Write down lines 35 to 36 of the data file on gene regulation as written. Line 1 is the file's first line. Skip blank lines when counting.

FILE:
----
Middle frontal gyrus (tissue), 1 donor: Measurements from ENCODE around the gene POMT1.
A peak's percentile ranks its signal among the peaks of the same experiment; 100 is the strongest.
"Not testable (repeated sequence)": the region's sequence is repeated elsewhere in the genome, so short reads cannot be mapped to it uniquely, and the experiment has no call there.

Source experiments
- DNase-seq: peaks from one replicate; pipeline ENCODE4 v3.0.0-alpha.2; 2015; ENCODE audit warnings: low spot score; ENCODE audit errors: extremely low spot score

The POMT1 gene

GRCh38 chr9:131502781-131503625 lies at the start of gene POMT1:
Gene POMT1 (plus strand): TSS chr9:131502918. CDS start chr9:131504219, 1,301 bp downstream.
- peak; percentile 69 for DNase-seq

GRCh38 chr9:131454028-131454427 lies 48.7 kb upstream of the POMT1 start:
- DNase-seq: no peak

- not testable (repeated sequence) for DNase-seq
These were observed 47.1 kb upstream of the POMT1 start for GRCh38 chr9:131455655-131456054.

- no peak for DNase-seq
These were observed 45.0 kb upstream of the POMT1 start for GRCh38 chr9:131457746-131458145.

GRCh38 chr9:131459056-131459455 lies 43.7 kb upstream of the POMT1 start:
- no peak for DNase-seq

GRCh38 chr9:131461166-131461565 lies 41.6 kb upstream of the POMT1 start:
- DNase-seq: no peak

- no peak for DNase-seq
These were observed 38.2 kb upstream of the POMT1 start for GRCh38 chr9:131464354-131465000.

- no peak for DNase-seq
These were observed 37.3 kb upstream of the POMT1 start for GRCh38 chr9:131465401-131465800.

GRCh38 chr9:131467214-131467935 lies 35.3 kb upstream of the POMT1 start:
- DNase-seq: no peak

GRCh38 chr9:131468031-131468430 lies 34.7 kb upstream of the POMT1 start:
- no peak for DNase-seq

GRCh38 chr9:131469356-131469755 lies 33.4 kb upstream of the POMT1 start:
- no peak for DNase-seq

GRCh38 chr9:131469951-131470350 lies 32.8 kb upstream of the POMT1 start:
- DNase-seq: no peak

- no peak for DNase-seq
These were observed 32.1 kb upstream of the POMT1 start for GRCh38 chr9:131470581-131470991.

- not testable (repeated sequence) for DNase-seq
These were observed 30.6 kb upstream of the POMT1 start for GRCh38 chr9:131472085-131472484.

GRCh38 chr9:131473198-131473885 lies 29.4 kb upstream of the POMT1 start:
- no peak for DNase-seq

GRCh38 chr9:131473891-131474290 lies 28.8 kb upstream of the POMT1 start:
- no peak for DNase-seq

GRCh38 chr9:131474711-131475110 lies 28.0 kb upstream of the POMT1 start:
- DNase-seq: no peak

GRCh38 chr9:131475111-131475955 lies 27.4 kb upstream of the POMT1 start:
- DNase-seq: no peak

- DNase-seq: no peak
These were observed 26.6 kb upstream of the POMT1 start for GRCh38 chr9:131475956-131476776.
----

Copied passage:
These were observed 30.6 kb upstream of the POMT1 start for GRCh38 chr9:131472085-131472484.

GRCh38 chr9:131473198-131473885 lies 29.4 kb upstream of the POMT1 start: